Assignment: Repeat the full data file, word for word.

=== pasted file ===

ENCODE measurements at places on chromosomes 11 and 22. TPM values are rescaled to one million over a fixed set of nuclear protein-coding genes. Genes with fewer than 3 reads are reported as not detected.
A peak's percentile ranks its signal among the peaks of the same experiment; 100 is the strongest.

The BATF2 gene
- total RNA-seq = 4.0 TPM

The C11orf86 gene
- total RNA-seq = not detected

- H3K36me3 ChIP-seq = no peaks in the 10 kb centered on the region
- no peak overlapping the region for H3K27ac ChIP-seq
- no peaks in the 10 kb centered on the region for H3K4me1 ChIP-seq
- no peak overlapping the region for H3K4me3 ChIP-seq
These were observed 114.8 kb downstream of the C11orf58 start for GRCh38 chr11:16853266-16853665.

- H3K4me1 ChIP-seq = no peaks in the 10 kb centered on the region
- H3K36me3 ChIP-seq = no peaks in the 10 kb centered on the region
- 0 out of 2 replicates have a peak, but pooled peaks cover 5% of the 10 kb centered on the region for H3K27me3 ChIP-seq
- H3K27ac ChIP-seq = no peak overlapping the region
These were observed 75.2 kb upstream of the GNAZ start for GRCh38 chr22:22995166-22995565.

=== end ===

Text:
ENCODE measurements at places on chromosomes 11 and 22. TPM values are rescaled to one million over a fixed set of nuclear protein-coding genes. Genes with fewer than 3 reads are reported as not detected.
A peak's percentile ranks its signal among the peaks of the same experiment; 100 is the strongest.

The BATF2 gene
- total RNA-seq = 4.0 TPM

The C11orf86 gene
- total RNA-seq = not detected

- H3K36me3 ChIP-seq = no peaks in the 10 kb centered on the region
- no peak overlapping the region for H3K27ac ChIP-seq
- no peaks in the 10 kb centered on the region for H3K4me1 ChIP-seq
- no peak overlapping the region for H3K4me3 ChIP-seq
These were observed 114.8 kb downstream of the C11orf58 start for GRCh38 chr11:16853266-16853665.

- H3K4me1 ChIP-seq = no peaks in the 10 kb centered on the region
- H3K36me3 ChIP-seq = no peaks in the 10 kb centered on the region
- 0 out of 2 replicates have a peak, but pooled peaks cover 5% of the 10 kb centered on the region for H3K27me3 ChIP-seq
- H3K27ac ChIP-seq = no peak overlapping the region
These were observed 75.2 kb upstream of the GNAZ start for GRCh38 chr22:22995166-22995565.